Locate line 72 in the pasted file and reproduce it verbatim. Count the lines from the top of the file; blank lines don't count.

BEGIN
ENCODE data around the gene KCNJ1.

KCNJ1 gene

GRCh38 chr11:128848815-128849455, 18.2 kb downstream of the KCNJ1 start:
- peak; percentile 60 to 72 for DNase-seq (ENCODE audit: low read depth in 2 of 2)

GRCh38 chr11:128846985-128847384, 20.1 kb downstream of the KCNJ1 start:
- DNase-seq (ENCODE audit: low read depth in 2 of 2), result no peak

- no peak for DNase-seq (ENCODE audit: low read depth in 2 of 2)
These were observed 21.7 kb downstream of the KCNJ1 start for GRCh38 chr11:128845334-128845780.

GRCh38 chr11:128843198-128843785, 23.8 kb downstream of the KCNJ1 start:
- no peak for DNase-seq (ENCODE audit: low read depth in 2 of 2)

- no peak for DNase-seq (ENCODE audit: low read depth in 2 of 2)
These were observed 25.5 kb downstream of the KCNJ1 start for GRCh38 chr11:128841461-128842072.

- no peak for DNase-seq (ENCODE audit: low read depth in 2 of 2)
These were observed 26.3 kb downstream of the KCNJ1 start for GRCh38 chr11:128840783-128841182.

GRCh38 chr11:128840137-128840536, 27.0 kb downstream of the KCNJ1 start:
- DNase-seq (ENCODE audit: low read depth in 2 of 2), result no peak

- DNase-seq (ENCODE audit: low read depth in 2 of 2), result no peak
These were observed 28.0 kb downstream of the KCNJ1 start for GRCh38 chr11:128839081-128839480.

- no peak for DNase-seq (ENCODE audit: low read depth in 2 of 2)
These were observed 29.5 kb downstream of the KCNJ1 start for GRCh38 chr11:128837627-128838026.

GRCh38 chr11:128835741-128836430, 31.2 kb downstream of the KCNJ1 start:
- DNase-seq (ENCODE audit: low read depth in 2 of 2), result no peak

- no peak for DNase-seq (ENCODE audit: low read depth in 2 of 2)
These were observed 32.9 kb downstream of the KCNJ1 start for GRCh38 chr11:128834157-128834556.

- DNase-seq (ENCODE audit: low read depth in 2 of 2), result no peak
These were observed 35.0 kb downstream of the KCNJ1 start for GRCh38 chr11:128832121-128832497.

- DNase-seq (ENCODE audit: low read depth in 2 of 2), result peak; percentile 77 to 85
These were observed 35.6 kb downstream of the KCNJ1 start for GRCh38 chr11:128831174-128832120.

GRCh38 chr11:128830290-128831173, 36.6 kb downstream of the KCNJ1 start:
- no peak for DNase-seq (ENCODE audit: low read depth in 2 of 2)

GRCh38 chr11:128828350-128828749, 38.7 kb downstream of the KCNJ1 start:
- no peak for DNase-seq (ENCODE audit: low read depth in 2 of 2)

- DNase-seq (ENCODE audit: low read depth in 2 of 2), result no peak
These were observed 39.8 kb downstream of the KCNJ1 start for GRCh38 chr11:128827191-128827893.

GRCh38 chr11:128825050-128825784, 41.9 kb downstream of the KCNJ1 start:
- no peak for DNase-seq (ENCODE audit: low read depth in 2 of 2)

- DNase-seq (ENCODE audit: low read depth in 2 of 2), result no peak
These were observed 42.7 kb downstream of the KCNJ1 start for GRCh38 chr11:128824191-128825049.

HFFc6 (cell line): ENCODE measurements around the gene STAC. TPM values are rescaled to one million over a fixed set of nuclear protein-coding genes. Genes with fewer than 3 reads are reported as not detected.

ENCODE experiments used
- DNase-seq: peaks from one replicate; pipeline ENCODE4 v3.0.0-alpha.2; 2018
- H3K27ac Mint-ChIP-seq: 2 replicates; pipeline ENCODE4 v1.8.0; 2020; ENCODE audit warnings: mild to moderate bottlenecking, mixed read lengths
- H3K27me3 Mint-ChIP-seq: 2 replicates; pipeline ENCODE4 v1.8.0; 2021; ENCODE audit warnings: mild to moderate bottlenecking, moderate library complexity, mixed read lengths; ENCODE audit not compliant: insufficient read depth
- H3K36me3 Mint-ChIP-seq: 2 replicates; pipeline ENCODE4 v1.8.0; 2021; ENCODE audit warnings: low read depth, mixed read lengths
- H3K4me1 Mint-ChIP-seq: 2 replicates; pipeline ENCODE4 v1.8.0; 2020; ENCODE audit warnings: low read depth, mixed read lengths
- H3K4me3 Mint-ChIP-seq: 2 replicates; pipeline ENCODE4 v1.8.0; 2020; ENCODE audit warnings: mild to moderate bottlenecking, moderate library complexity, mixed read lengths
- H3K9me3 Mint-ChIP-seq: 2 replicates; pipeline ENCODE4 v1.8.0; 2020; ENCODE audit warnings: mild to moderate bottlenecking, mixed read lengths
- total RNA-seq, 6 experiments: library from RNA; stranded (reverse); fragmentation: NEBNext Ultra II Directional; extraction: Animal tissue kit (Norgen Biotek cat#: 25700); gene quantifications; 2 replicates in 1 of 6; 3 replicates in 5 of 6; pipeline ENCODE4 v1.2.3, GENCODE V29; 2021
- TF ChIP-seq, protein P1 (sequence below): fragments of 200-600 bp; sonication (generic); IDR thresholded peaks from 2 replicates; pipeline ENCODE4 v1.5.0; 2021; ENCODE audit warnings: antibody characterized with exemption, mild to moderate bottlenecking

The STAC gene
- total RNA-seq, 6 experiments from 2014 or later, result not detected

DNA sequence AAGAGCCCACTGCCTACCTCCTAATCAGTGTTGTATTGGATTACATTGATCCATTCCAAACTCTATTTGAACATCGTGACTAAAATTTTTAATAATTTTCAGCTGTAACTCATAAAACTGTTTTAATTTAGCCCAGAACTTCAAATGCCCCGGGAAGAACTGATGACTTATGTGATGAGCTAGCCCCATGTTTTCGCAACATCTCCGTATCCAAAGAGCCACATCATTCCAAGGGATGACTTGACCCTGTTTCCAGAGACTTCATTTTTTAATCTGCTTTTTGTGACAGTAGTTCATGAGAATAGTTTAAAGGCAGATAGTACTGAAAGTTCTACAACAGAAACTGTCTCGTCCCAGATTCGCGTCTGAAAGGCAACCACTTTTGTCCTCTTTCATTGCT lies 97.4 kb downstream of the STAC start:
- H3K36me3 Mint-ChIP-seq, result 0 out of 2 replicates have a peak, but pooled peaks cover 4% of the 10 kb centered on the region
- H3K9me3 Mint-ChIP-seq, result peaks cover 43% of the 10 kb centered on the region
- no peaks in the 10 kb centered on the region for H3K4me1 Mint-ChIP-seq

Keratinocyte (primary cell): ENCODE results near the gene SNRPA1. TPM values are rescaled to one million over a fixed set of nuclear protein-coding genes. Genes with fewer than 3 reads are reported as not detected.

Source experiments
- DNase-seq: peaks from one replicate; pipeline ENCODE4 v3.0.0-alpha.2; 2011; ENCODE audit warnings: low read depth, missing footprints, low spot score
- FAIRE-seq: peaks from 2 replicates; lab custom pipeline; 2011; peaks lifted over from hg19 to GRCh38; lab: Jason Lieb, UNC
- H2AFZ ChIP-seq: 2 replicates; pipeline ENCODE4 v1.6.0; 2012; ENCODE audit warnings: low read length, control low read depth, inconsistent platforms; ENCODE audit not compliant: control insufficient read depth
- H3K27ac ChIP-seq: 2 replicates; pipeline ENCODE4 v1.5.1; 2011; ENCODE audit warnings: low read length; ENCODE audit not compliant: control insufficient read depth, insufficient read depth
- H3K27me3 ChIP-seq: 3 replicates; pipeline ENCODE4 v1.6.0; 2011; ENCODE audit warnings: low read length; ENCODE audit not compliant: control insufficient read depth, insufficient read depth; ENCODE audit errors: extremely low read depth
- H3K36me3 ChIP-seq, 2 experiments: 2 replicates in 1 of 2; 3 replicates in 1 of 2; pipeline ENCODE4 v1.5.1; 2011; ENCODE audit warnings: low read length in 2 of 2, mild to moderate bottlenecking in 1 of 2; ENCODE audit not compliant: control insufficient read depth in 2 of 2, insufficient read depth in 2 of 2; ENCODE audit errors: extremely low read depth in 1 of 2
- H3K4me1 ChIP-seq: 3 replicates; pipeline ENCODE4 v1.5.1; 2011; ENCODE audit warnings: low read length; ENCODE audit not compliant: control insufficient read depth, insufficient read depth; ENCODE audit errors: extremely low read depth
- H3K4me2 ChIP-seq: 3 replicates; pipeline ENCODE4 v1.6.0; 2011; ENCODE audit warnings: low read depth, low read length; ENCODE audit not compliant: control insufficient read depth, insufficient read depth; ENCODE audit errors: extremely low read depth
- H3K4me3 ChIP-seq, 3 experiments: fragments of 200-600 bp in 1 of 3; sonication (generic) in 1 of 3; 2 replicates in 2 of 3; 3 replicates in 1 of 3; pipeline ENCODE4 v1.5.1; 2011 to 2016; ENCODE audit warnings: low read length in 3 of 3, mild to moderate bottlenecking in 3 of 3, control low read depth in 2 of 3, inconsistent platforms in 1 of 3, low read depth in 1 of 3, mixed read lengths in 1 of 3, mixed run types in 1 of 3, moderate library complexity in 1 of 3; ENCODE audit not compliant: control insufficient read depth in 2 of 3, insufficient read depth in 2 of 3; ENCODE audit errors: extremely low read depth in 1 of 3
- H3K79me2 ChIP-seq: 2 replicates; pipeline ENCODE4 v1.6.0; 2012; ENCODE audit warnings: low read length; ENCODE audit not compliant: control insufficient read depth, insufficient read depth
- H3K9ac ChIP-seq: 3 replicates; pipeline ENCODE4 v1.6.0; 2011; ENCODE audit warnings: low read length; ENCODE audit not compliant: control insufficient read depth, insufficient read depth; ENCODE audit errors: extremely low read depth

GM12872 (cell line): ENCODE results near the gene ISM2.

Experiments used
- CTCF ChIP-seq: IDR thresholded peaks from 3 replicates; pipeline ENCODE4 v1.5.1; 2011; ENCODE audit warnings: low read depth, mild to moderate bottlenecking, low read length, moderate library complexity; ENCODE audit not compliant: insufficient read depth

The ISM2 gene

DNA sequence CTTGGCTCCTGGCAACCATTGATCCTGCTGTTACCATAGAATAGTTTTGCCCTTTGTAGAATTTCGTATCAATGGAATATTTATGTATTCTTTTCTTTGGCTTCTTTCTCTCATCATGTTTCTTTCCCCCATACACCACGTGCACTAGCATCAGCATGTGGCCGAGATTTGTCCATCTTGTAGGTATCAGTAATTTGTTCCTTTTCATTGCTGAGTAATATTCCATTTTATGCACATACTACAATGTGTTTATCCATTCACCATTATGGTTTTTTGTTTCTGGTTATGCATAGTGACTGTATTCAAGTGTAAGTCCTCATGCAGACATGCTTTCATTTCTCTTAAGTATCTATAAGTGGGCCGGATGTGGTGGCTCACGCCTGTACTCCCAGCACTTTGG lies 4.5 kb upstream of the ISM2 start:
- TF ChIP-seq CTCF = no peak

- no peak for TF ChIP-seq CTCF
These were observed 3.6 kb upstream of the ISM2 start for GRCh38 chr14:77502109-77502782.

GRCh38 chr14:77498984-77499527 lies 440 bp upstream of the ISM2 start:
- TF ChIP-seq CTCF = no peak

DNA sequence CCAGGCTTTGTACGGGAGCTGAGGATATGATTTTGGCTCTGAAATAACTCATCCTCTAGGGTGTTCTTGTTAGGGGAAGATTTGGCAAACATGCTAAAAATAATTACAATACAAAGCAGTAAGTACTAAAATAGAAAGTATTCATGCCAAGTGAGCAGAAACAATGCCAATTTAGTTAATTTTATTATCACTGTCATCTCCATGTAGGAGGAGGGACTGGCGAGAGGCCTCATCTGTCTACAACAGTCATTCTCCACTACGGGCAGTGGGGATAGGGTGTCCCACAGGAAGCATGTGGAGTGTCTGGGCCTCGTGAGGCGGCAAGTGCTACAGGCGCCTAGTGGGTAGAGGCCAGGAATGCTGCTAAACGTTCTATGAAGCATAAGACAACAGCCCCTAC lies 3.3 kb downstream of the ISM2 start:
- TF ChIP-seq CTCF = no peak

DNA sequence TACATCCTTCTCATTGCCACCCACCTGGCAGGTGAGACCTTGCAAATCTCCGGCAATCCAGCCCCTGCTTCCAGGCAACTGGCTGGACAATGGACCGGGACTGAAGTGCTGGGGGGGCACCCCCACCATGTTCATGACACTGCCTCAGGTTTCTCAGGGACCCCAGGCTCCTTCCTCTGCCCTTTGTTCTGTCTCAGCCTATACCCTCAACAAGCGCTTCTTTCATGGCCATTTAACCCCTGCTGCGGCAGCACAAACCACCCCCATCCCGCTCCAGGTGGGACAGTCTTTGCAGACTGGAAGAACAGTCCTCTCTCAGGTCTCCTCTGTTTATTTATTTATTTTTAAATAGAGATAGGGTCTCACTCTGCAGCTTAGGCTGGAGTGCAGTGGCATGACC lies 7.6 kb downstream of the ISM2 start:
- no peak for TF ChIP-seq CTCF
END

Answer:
The ISM2 gene